Rarified World Who’s who in My Fair Lady Eliza Doolittle: A cockney flower girl from Lisson Grove, Eliza works outside Covent Garden. Her potential to become “a lady” becomes the object of a bet between Higgins and Pickering. Henry Higgins: A British, upper class professional bachelor, Higgins is a world-famous phonetics expert, teacher, and author of Higgins’ Universal Alphabet.

Introduction

Colonel Pickering: A retired British officer with colonial experience, Pickering is the author of Spoken Sanskrit.

Freddy Eynsford-Hill: An upper class young man, Freddy becomes completely smitten with Eliza. Mrs. Eynsford-Hill: A friend of Mrs. Higgins, Mrs. Eynsford-Hill is Freddy’s mother. Mrs. Higgins: Henry’s long-suffering mother. Professor Zoltan Karpathy: A former student of Higgins, he is a rival phonetics expert. Mrs. Pearce: Henry Higgins’ housekeeper.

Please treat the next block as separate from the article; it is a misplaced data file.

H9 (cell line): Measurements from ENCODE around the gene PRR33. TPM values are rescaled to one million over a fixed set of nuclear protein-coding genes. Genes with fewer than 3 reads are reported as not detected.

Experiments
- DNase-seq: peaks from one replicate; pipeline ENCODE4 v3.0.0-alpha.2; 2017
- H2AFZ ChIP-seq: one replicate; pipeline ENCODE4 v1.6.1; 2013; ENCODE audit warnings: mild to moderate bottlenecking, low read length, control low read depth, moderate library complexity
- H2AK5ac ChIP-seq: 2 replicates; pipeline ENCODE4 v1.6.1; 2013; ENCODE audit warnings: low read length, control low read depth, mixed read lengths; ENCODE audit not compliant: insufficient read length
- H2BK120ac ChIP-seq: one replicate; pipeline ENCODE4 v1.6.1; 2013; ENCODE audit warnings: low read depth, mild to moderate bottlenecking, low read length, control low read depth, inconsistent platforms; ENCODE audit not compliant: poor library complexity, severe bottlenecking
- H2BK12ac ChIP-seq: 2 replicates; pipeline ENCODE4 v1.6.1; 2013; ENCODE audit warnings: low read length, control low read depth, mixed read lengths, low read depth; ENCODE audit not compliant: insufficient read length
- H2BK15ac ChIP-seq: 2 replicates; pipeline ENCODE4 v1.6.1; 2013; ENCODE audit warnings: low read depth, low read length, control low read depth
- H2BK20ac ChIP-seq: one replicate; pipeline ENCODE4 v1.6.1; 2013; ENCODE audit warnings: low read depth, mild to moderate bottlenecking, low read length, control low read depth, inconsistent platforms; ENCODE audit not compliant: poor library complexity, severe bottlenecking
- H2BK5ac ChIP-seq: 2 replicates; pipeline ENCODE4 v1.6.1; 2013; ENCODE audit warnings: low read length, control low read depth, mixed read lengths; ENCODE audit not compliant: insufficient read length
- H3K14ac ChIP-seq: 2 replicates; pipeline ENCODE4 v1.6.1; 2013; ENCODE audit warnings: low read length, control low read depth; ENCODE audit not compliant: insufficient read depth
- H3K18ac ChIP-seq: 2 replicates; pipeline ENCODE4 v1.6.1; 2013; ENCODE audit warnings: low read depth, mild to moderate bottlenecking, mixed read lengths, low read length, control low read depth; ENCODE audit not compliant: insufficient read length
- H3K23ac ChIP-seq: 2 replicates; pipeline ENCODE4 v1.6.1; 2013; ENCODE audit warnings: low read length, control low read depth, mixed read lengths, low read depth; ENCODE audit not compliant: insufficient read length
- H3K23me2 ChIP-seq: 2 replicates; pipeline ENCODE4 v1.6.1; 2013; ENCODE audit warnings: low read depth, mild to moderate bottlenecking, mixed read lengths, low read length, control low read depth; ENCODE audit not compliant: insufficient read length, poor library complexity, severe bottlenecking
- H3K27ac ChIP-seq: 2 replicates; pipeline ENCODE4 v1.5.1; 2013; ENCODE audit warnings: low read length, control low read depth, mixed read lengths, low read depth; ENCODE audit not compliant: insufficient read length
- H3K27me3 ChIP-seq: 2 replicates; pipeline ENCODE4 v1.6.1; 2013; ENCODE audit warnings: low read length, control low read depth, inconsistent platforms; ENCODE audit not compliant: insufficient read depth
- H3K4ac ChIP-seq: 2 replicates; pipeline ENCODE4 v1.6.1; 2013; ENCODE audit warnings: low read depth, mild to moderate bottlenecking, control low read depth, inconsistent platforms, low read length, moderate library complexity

Alfred P. Doolittle: Eliza’s father, Doolittle is an elderly but vigorous dustman/chimney sweep.

credit: Utah Shakeare Festival

Production History Perhaps the most popular musical of the 1950s, My Fair Lady came into being only after Hungarian film producer Gabriel Pascal devoted the last two years of his life to finding writers who would adapt George Bernard Shaw's 1914 play Pygmalion into a musical. Rejected by the likes of Richard Rodgers and Oscar Hammerstein II and Noël Coward, Pascal finally turned to the younger, but very talented duo, of Frederick Loewe and Alan Jay Lerner. My Fair Lady opened at the Mark Hellinger Theatre on March 15, 1956 and enjoyed a run of 2,717 performances which lasted more than nine years. The original production featured Rex Harrison as Henry Higgins and Julie Andrews as Eliza. The 1964 film version starred Rex Harrison, Stanley Holloway and Audrey Hepburn. It was revived in 1976 and ran for 377 performances, revived again in 1981 with Rex Harrison reprising his role and finally in 1993, when it ran for 165 performances.